The first law of thermodynamics states energy cannot be created or destroyed, only transformed from one type of energy to another. The second law of thermodynamics states when an energy transformation is made, some of the energy lost as heat. That is why there can never be a perpetual motion machine and why energy storage technologies have hitherto struggled to gain traction.
Yet the UK is home to a plethora of energy storage companies attempting to battle these laws of thermodynamics via such technologies as compressed air, large batteries, cryogenics, flywheels and thermal storage. A recent seminar put together by EcoConnect – ‘Electricity Storage: Renewables’ Holy Grail’ highlighted a number of challenges that the industry needs to overcome before it can hope to compete with pumped hydropower as a reliable source of energy storage.
Here my top ‘takeaways’ from the event:
1. The UK Department of Energy and Climate Change (DECC) is to create an energy storage subsidy scheme
DECC hopes to support energy storage through a scheme of grants from this autumn. DECC’s Head of Innovation Delivery Ian Ellerington said: “We have just received business case approval for an energy storage scheme and we are working on the delivery plan. We aim to officially advertise for participants on 14 September and there will be £10-20 million available.
“I am also encouraging DECC’s electricity markets team to take energy storage into account so that there will be a marketplace for suitably developed technologies.”
2. Commercial deployment of energy storage is going nowhere until changes are made to UK and EU regulation
The natural customers for energy storage are the Distribution Network Operators (DNOs), such as UK Power Networks and Western Power Distribution, which operate the 12 regional distribution areas. Being able to own/contract energy storage would enable the smoothing of the supply and demand peaks and reduce network reinforcement costs.
However, this would require some recognition that these regulated companies can be a market participant in intra-day transmission system dispatch in order to stimulate deployment. This is currently outlawed as it is the responsibility of the transmission system operator (TSO), i.e. National Grid, to balance networks at a regional level.
Furthermore, while there is nothing stopping TSOs owning energy storage, regulation may prohibit their usage, says Anthony Price, director of the Electricity Storage Association. “The EU says the power industry has to be vertically separated and disaggregated with no cross-subsidies yet demands that energy storage is operated by TSOs,” he said. “They could have storage, but it’s not clear how they could use it. There’s a great deal of investigation as to how to get the rules changed, but don’t hold your breath.”
3. The current business case for energy storage is challenging
Energy storage has high capital costs and low load factors, says Steven Fawkes, partner in Matrix Group’s corporate finance. “Part of the problem for investors is trying to put the demand response benefits of storage into a viable business case, as they occur in different areas and benefit different parties. So it’s very hard to have a regime and compile a business case that stacks up for grid-scale energy storage.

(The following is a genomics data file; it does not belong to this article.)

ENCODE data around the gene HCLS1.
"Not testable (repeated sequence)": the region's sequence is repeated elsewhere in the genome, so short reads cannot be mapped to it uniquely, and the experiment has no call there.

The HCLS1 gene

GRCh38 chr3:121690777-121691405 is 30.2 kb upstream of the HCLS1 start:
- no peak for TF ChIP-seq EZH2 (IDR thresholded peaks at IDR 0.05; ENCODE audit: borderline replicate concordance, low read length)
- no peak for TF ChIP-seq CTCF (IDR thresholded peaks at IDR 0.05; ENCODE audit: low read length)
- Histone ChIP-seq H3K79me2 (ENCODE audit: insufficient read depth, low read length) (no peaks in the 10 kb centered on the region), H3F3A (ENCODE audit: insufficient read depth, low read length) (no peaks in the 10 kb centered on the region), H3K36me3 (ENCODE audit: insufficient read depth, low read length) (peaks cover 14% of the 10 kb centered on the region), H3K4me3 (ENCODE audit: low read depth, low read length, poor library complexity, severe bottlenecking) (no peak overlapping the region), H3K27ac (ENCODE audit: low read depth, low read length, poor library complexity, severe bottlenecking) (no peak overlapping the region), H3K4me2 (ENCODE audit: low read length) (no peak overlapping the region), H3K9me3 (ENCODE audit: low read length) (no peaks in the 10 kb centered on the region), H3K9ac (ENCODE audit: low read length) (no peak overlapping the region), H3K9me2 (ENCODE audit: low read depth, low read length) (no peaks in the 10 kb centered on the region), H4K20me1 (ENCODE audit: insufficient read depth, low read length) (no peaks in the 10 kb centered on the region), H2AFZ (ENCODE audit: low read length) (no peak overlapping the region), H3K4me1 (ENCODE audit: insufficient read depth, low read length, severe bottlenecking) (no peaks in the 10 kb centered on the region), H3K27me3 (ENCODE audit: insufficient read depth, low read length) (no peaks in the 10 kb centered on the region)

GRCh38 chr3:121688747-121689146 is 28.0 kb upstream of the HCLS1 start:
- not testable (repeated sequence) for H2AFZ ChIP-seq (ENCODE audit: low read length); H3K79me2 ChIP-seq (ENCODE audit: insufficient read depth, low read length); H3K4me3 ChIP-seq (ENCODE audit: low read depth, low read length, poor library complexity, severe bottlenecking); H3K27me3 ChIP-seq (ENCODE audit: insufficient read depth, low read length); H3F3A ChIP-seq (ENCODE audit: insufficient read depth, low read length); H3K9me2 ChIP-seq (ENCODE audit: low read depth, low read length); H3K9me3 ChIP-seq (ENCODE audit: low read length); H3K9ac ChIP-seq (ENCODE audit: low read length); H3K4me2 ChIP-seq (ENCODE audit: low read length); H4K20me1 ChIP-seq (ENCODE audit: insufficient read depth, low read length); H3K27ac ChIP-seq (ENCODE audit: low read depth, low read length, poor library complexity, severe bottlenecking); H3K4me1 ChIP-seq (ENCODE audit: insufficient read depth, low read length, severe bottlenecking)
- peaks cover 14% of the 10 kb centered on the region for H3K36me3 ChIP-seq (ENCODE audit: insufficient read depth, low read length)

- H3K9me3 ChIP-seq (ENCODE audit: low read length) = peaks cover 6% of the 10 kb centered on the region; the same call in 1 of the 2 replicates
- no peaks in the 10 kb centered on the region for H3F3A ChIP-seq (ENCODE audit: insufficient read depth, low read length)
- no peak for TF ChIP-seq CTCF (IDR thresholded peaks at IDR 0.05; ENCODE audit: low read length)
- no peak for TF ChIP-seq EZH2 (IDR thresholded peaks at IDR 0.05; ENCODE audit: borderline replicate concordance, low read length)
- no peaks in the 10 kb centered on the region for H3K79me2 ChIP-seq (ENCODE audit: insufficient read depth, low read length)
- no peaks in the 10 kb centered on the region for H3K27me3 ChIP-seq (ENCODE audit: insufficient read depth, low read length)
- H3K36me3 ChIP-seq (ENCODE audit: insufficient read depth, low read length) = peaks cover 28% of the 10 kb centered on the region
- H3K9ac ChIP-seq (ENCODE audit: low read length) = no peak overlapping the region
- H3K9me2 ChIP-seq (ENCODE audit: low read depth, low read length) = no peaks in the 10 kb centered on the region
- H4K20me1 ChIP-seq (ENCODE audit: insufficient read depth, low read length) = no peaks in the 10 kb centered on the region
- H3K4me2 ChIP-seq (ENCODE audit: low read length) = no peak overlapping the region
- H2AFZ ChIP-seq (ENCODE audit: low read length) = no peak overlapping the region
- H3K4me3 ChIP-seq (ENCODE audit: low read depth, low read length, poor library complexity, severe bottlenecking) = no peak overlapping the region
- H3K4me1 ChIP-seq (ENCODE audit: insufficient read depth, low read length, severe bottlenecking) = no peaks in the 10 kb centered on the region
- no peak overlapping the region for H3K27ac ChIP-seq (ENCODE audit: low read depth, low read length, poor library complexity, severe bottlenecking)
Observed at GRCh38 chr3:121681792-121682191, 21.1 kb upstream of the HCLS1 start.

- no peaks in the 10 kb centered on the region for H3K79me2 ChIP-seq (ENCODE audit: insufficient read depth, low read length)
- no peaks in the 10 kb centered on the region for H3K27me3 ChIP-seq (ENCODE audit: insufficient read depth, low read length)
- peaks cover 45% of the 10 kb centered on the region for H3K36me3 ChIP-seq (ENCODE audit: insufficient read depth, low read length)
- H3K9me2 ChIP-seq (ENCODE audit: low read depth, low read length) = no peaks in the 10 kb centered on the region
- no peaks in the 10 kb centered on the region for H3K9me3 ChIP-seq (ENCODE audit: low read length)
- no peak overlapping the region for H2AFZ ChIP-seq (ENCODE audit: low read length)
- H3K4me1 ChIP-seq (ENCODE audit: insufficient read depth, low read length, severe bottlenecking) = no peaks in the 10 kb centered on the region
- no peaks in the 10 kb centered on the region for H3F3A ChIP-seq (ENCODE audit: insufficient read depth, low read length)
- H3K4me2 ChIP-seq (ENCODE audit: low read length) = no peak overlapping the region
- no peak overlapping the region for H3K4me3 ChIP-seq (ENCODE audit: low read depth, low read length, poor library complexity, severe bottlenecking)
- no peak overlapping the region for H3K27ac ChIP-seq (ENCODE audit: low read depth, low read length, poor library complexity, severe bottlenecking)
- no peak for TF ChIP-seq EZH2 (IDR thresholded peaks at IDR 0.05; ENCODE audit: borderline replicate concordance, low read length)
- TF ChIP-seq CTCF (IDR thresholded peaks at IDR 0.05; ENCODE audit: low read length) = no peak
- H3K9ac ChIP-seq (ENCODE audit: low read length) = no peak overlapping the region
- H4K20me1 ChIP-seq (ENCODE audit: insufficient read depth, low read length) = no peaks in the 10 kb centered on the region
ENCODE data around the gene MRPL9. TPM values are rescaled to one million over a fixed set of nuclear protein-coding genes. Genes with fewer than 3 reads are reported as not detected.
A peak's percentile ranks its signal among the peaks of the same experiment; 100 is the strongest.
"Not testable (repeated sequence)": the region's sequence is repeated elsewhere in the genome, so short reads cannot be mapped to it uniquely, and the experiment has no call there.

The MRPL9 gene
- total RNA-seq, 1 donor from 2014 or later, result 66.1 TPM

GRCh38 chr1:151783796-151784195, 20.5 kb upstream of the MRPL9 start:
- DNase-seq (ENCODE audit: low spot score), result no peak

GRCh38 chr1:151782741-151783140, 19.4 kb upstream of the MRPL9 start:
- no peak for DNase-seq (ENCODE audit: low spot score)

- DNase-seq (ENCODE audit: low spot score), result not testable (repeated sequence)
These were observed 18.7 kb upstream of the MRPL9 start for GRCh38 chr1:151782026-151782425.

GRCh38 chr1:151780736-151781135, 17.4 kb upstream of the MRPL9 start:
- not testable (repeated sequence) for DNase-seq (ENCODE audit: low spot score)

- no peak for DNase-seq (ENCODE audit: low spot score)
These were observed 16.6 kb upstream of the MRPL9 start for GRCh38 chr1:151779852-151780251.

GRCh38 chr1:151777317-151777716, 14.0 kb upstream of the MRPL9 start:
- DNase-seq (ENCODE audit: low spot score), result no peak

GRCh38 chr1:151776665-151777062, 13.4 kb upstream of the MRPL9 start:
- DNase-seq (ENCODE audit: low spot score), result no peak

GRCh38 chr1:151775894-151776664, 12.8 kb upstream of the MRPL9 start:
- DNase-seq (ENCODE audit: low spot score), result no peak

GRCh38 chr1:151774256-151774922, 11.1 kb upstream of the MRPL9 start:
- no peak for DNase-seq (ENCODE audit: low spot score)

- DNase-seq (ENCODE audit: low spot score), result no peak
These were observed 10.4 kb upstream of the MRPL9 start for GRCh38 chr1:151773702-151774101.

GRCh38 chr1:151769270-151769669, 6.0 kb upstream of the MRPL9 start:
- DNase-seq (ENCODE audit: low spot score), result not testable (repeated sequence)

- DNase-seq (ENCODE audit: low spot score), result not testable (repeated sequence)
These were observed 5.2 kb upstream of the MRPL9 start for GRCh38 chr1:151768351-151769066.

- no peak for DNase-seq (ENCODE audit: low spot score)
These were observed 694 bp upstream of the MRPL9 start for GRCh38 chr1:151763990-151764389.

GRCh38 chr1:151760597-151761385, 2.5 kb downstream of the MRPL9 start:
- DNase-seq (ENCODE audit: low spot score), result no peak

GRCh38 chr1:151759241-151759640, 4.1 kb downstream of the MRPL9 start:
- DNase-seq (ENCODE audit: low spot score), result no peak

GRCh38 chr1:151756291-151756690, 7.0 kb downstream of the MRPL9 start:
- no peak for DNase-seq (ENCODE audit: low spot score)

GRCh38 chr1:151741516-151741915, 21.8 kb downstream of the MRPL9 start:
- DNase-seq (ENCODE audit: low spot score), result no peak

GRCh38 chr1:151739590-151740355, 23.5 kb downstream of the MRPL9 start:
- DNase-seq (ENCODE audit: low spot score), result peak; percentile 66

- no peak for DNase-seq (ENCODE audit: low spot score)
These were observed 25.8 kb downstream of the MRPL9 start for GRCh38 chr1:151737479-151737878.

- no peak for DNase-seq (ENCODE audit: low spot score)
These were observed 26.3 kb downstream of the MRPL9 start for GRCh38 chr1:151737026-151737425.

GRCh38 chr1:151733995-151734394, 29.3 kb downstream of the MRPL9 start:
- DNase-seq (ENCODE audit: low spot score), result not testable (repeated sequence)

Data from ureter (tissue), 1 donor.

“It’s an equity investment play at present,” he said. “Unless you have a medium- or long-term contract, such as a STOR (short-term operating reserve) contract from National Grid, there will be no debt finance for energy storage. It’s only for venture capital at present. Energy technology is not like IT, it takes a very long time to develop and many investors are turned off by the delay.”
Gareth Brett, CEO of cryogenic energy storage system developer Highview Power added: “We’ve been at this since 2005 and spent £12 million to date, plus a £1 million DECC grant and we’re still trying to build a commercial demonstration project. It is likely to cost £20 million and we’re trying to find a host.”
4. Energy storage could fundamentally change the way power is sold, so utilities are running scared
At present, utilities are rewarded on the basis of selling units of electricity. The more they generate and sell, the more they are profitable. Storage technologies could be so disruptive and revolutionary the market could turn on its head, said Price.
“If everyone had their own generation and storage facilities, there would be no electricity market. But unless we can reform the market structure and regulation which currently absolutely locks out change, we aren’t going to be able to use these disruptive technologies.”
Clearly this is a very tough sell to utilities, says Highview’s Gareth Brett. “We’re trying to sell the future to a utility sector that is legendary for its conservatism,” he said. “No-one is going to get a bonus for installing #0001 of a new technology.
“Couple that with uncertainty over how the market will reward storage, or indeed a lack of market signals as to who would own storage facilities, and you have a real challenge. Utilities don’t want the lid blown off their economics and so gaining understanding of a disruptive technology is really very hard.”
Fawkes added it will only be when the giant power equipment OEMs like ABB, Siemens and GE adopt these technologies will energy storage will really take off. Partnering with such companies may be energy storage technology developers’ only hope, he said.
5. Energy storage throws up schemes at the outer fringes of sanity
Bernard Hanning of Skystream invited delegates to invest in his idea for a 1.5 MW solar-powered airship, which could be easily transported and plugged into the grid to be eligible for feed-in tariffs. As yet, there are no takers for Mr Hanning’s project.